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How HSAs can double as a retirement savings tool

Welcome to Retirement Scan, our daily roundup of retirement news your clients may be talking about.

How HSAs can double as a retirement savings tool
Health savings accounts can be a great retirement savings vehicle, however they are underutilized because of many workers’ misunderstanding about the account, according to a report from Bank of America in this Barron’s article. An HSA offers triple tax benefits, allowing clients to save for the rising cost of health care in retirement. Projected medical costs for retirees has increased 23% over the past four years, while an average 65-year-old couple would need $296,000 to cover out-of-pocket expenses in retirement, the report adds.

Total HSA Assets 8/02/18

Underestimating a client’s life span can cost them thousands
Clients who underestimate their life span stand to face financial troubles in retirement, according to this Motley Fool. To avoid outliving their savings, they should check their health status and their family history. They should plan for a longer retirement horizon if they are very healthy and have no health issues. It is safer for clients to save more than the needed amount, as they could still spend the money away in their final years.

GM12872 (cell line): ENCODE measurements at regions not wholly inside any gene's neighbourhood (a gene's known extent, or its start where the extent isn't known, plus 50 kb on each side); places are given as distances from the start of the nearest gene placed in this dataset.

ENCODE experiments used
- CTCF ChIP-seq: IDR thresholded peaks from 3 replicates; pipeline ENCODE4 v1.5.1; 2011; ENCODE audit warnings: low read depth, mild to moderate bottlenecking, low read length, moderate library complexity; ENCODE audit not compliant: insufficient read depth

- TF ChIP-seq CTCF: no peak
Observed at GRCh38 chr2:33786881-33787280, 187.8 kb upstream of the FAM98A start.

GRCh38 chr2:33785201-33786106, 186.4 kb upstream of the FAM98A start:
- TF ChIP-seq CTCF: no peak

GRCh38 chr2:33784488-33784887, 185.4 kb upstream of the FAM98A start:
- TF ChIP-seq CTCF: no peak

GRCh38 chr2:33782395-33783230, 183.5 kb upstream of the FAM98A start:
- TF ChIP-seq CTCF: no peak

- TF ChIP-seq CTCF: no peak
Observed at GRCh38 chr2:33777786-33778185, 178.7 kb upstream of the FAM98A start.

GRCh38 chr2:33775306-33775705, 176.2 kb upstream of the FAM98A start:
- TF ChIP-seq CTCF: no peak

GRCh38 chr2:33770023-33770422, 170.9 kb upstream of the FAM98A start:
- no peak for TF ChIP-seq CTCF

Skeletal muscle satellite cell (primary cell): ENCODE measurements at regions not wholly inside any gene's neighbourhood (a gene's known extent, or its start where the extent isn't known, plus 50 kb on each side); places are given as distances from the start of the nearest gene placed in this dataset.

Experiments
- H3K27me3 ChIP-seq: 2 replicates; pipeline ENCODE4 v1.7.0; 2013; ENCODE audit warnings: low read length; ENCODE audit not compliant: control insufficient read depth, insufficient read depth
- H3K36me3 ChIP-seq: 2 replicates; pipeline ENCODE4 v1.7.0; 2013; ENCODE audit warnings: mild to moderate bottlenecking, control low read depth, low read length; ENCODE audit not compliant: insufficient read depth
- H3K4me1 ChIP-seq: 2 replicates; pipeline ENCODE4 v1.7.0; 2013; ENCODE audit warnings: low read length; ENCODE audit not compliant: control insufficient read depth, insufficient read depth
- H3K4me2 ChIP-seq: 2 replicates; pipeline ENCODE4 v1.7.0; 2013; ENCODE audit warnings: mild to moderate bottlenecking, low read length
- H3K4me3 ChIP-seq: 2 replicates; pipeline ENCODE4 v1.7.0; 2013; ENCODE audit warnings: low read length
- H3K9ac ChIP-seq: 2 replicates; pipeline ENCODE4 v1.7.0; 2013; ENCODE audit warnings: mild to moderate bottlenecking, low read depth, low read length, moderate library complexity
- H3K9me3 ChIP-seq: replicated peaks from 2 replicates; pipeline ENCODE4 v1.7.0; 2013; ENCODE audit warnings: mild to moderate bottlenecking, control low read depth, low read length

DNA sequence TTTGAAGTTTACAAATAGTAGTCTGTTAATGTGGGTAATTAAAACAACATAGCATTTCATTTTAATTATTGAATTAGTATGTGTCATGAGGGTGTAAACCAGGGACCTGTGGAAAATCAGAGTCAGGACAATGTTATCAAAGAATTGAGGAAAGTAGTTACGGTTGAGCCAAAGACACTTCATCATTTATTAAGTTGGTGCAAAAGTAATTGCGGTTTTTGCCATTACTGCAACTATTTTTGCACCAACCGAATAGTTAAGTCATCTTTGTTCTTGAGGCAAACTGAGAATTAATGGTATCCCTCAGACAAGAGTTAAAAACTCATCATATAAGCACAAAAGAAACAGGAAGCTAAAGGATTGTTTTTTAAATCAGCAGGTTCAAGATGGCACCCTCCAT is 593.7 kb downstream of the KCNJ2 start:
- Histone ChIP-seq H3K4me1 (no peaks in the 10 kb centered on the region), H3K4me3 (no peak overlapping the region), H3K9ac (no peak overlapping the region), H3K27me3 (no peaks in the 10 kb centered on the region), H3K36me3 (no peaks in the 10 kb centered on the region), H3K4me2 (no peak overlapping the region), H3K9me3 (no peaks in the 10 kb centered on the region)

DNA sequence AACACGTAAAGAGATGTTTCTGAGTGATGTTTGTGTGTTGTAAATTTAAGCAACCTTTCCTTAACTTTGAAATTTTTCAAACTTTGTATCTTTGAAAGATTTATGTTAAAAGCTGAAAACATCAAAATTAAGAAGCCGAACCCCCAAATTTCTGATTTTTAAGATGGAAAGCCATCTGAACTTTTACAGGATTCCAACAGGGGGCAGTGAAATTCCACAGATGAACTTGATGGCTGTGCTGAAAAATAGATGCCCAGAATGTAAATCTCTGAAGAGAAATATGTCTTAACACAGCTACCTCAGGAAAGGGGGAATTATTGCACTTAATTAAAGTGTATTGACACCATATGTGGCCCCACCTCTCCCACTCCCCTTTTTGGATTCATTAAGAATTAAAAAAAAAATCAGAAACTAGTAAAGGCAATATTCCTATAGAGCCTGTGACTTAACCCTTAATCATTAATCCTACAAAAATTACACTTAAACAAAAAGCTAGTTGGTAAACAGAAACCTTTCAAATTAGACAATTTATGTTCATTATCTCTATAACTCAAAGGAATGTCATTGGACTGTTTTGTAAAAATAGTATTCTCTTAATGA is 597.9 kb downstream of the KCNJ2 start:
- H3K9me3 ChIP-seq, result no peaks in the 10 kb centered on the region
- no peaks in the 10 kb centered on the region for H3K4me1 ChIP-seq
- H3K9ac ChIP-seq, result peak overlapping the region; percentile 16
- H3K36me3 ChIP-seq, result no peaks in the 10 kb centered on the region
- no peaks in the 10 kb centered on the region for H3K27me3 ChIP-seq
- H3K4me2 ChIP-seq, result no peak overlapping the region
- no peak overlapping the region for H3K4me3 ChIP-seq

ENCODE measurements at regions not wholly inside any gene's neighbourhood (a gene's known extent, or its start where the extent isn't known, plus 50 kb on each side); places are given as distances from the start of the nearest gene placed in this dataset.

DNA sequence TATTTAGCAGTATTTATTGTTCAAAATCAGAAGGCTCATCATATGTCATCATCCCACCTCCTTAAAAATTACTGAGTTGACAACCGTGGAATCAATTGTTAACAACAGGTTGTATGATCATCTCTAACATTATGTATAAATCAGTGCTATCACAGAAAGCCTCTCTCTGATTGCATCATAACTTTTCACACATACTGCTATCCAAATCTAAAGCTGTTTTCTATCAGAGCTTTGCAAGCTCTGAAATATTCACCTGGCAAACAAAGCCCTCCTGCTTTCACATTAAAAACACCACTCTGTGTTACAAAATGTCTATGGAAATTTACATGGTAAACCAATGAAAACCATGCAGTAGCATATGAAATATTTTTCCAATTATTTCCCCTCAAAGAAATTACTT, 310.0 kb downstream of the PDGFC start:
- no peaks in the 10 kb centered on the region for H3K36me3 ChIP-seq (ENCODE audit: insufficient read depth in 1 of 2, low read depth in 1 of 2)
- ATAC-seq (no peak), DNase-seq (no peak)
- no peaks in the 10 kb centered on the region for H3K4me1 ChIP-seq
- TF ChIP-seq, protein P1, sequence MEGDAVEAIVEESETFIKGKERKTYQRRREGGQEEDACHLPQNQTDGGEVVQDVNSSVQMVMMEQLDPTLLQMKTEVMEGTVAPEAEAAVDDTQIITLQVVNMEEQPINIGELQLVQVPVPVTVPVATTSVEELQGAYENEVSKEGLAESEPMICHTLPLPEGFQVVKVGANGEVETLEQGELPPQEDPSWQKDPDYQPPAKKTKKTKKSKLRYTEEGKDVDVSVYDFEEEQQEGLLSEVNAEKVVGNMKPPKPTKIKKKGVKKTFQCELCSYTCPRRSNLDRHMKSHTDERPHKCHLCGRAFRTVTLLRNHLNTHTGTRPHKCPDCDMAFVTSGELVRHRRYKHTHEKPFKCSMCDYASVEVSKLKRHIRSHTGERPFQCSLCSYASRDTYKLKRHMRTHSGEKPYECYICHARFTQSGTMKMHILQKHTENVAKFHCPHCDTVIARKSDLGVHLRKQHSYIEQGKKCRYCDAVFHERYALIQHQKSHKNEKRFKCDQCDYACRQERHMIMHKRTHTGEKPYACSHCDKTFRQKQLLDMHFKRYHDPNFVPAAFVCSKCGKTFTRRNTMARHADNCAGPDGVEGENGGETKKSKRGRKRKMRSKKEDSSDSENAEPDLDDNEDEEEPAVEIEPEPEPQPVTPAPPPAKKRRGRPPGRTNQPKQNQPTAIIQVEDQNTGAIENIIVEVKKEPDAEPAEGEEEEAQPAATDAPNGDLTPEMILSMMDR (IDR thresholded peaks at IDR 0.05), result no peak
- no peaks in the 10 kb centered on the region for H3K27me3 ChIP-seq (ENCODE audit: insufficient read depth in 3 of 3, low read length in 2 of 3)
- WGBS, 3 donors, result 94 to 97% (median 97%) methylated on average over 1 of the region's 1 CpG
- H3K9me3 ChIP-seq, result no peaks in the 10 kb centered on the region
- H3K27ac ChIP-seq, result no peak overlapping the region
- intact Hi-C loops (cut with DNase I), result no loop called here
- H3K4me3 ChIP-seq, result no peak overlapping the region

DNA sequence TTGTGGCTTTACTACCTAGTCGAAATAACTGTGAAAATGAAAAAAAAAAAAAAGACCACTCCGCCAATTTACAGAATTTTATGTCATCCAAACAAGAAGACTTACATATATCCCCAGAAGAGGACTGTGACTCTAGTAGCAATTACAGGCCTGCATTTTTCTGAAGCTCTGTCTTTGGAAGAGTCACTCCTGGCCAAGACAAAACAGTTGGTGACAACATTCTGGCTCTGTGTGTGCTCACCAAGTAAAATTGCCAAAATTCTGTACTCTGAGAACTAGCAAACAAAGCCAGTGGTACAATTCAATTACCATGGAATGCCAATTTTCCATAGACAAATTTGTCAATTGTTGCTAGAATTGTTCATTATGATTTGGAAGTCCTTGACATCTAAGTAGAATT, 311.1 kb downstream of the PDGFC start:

30 cities that are getting too expensive for retirees
Three cities in California and two urban centers in Florida lead the GOBankingRates’ list of cities that are becoming too expensive for retirees, according to this article on Yahoo Finance. The ranking is based on factors that include the percentage of population over the age of 65, median home list price, annual cost-of-living and taxation on Social Security and retirement income from other sources.

Those leaving the workforce before 65 need more cost-effective places to live.
September 9

What to do when clients inherit some money, but can’t afford to waste any
Clients who received an inheritance are advised to keep the assets for a while and consider their options before doing anything, according to this article in The New York Times. They need to plan to avoid costly mistakes, such as not accounting for their tax bills and poor investment decisions. When clients inherit considerable assets, “there can be a feeling of invincibility, and when people feel invincible, they don’t make good decisions,” an expert says.

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